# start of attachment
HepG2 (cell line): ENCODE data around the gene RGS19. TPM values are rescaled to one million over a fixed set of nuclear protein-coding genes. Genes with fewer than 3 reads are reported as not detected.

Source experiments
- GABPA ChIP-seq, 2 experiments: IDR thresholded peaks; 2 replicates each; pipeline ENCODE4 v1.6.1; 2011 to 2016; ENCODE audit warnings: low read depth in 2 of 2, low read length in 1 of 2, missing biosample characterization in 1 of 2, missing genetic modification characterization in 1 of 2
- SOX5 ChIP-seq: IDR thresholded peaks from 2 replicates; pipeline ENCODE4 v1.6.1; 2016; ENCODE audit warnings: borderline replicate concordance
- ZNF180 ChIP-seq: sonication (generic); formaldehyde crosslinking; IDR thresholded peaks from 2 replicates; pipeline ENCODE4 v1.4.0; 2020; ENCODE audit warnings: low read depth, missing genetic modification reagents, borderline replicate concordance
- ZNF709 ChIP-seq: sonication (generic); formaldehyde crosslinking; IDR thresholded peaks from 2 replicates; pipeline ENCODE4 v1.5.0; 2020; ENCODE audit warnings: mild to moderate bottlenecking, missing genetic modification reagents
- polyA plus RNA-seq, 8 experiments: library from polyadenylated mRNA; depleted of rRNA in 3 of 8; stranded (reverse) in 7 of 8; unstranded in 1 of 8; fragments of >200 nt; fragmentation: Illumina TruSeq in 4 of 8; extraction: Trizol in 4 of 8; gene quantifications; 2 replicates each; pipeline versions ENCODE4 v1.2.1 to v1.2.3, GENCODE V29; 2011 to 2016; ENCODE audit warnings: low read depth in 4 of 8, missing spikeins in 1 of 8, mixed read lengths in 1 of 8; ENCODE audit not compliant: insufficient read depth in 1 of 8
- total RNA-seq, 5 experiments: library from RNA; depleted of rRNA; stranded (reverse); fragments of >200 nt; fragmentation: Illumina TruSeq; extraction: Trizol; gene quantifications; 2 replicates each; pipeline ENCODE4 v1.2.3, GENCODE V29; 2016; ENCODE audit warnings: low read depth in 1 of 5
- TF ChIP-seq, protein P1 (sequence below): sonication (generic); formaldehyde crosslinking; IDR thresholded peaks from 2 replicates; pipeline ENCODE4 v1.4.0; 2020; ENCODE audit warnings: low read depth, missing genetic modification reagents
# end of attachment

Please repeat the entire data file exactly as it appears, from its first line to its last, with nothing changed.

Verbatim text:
HepG2 (cell line): ENCODE data around the gene RGS19. TPM values are rescaled to one million over a fixed set of nuclear protein-coding genes. Genes with fewer than 3 reads are reported as not detected.

Source experiments
- GABPA ChIP-seq, 2 experiments: IDR thresholded peaks; 2 replicates each; pipeline ENCODE4 v1.6.1; 2011 to 2016; ENCODE audit warnings: low read depth in 2 of 2, low read length in 1 of 2, missing biosample characterization in 1 of 2, missing genetic modification characterization in 1 of 2
- SOX5 ChIP-seq: IDR thresholded peaks from 2 replicates; pipeline ENCODE4 v1.6.1; 2016; ENCODE audit warnings: borderline replicate concordance
- ZNF180 ChIP-seq: sonication (generic); formaldehyde crosslinking; IDR thresholded peaks from 2 replicates; pipeline ENCODE4 v1.4.0; 2020; ENCODE audit warnings: low read depth, missing genetic modification reagents, borderline replicate concordance
- ZNF709 ChIP-seq: sonication (generic); formaldehyde crosslinking; IDR thresholded peaks from 2 replicates; pipeline ENCODE4 v1.5.0; 2020; ENCODE audit warnings: mild to moderate bottlenecking, missing genetic modification reagents
- polyA plus RNA-seq, 8 experiments: library from polyadenylated mRNA; depleted of rRNA in 3 of 8; stranded (reverse) in 7 of 8; unstranded in 1 of 8; fragments of >200 nt; fragmentation: Illumina TruSeq in 4 of 8; extraction: Trizol in 4 of 8; gene quantifications; 2 replicates each; pipeline versions ENCODE4 v1.2.1 to v1.2.3, GENCODE V29; 2011 to 2016; ENCODE audit warnings: low read depth in 4 of 8, missing spikeins in 1 of 8, mixed read lengths in 1 of 8; ENCODE audit not compliant: insufficient read depth in 1 of 8
- total RNA-seq, 5 experiments: library from RNA; depleted of rRNA; stranded (reverse); fragments of >200 nt; fragmentation: Illumina TruSeq; extraction: Trizol; gene quantifications; 2 replicates each; pipeline ENCODE4 v1.2.3, GENCODE V29; 2016; ENCODE audit warnings: low read depth in 1 of 5
- TF ChIP-seq, protein P1 (sequence below): sonication (generic); formaldehyde crosslinking; IDR thresholded peaks from 2 replicates; pipeline ENCODE4 v1.4.0; 2020; ENCODE audit warnings: low read depth, missing genetic modification reagents